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Profile: Patti Carson
Patti Carson was a participant or observer in the following events:
United Airlines activates its crisis center, from where it will respond to the terrorist attacks. [9/11 Commission, 11/20/2003 ; 9/11 Commission, 8/26/2004, pp. 22] Personnel at United Airlines’ System Operations Control (SOC) center, near Chicago, learned that a plane had crashed into the World Trade Center when they saw the television coverage of the incident. Minutes later, they were informed that the WTC was hit by a hijacked American Airlines plane (see (Shortly After 8:48 a.m.) September 11, 2001). Shortly before 9:00 a.m., a supervisor at the airline’s maintenance office in San Francisco, California, called the SOC—the operations center—and said a United Airlines plane, Flight 175, had been reported as hijacked (see Shortly Before 9:00 a.m. September 11, 2001). [Wall Street Journal, 10/15/2001; 9/11 Commission, 8/26/2004, pp. 21-22] United Airlines’ usual procedure when there is a crisis involving one of its aircraft is to isolate that aircraft and move the handling of it to the crisis center, so as not to disrupt operations in the rest of the system.
Crisis Center Is Activated in about 30 Minutes - The crisis center, which is located just off the operations center, is apparently activated sometime around 9:00 a.m. It takes about 30 minutes for staffers to assemble and fully activate it. When the center is activated, a representative from every division of the airline’s corporate structure has to report to it, and once they arrive they have predetermined duties they are required to carry out. Clipboards are therefore distributed to operations center staffers, which show a list of people who are needed in the crisis center that they have to call. A phone bridge is set up with the airline’s other crisis centers, which are activated around this time in San Francisco and Denver, Colorado. [9/11 Commission, 11/20/2003 ; 9/11 Commission, 11/21/2003 ; 9/11 Commission, 8/26/2004, pp. 22] Patti Carson, United Airlines’ vice president of human resources, will later recall that after they see the live television coverage of Flight 175 crashing into the WTC at 9:03 a.m. on a screen in the operations center (see 9:03 a.m. September 11, 2001), “Without exchanging a word, every crisis team member in the room walked the 10 or 15 steps to the airline’s crisis center and took their positions.” [HR (.com), 7/1/2005]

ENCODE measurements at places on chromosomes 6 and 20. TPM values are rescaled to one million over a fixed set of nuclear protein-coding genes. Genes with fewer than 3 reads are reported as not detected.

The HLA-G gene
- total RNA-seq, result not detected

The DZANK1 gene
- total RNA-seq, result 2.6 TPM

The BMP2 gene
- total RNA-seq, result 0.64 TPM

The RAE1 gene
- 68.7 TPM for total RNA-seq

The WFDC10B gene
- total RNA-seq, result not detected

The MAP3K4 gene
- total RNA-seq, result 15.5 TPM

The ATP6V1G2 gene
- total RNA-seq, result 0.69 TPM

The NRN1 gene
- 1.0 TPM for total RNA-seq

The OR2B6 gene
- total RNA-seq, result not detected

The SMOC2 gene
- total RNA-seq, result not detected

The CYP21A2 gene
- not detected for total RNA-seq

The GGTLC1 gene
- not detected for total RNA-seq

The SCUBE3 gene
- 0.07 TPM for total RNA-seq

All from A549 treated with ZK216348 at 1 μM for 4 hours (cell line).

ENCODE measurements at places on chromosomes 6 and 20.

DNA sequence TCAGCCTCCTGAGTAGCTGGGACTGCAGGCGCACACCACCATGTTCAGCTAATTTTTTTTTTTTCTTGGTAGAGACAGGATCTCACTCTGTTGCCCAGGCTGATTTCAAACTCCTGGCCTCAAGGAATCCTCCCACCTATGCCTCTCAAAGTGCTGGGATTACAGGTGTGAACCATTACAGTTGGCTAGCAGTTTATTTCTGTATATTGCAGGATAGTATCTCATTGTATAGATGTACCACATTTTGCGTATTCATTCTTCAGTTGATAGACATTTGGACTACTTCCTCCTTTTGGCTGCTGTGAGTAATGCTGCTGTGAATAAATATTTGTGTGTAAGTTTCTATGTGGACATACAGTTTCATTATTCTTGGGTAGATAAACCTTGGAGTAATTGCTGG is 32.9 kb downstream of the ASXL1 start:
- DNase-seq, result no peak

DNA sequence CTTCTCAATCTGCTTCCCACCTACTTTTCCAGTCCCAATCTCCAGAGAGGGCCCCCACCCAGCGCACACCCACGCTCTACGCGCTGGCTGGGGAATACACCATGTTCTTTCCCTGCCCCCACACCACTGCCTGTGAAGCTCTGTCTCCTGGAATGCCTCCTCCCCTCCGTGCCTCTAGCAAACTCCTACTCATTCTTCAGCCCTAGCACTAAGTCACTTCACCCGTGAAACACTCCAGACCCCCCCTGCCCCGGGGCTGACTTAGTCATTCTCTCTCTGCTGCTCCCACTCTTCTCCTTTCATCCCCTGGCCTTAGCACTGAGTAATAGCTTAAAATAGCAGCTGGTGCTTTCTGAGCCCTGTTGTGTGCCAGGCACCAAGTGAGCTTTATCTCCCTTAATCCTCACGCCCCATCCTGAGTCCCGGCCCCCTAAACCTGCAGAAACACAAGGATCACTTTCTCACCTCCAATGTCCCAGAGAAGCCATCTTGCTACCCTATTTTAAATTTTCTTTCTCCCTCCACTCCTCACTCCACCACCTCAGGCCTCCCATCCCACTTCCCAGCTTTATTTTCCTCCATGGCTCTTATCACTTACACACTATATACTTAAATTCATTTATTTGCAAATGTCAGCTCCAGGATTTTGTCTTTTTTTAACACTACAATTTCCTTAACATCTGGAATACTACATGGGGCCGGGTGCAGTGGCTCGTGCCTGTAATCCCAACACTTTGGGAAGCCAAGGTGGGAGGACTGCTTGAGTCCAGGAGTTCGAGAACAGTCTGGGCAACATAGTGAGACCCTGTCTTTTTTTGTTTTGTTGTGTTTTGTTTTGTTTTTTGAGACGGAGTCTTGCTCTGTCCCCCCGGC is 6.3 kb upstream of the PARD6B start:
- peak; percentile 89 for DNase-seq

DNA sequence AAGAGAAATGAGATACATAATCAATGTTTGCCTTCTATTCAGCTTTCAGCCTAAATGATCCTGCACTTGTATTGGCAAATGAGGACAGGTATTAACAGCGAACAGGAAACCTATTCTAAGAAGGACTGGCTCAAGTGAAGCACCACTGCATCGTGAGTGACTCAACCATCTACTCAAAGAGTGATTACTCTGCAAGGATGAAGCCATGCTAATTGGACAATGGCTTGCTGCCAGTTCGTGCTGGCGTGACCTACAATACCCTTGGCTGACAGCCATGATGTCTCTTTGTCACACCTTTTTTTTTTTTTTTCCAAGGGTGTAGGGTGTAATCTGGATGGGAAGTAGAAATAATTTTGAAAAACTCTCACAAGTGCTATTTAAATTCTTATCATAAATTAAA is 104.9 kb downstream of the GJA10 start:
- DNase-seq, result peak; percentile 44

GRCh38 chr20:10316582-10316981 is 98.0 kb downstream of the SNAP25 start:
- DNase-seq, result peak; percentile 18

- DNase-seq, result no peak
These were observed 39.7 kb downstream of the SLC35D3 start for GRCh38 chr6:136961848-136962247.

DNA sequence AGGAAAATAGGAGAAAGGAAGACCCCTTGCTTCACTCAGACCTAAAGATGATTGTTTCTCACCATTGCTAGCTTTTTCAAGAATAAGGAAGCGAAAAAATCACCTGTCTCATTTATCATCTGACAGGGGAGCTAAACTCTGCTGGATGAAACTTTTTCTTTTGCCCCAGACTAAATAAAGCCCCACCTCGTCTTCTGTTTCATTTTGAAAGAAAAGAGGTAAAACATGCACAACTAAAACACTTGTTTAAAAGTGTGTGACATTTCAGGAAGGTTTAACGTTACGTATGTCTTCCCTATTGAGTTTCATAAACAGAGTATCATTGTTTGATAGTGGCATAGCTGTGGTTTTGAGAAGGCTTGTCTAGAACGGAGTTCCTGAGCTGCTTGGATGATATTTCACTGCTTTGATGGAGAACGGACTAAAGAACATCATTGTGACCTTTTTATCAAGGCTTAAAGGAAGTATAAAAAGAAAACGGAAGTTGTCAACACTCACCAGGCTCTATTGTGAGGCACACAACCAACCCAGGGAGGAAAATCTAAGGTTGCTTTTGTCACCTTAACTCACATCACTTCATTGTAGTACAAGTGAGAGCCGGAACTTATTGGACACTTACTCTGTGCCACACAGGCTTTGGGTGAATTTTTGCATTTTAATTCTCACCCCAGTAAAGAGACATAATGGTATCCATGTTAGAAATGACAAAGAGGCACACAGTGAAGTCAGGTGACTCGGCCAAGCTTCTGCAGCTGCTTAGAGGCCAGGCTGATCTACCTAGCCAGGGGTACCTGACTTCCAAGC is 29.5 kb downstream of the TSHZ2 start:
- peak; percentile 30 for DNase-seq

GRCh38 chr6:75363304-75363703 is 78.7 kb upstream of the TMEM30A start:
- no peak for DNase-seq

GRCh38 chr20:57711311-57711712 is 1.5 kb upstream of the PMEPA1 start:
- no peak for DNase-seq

Opening the Center Is 'the Single Most Significant Thing You Do' - The crisis center is “a terraced, theater-like room that resembled NASA’s Mission Control,” according to journalist and author Jere Longman. On one wall is a large screen on which United Airlines’ flights are displayed. [Longman, 2002, pp. 77; USA Today, 8/13/2002] Other screens in the center show CNN and other TV news channels. [9/11 Commission, 11/20/2003 ] Opening the crisis center, according to Andy Studdert, United Airlines’ chief operating officer, “is the single most significant thing you do [at an airline], because once that happens… everybody in an airline has a second job and that second job is to either run the airline… or act to support the crisis.” Once the center has been opened, “3,000 people are put on an immediate activation,” Studdert will say. [Center for Values-Driven Leadership, 4/23/2012]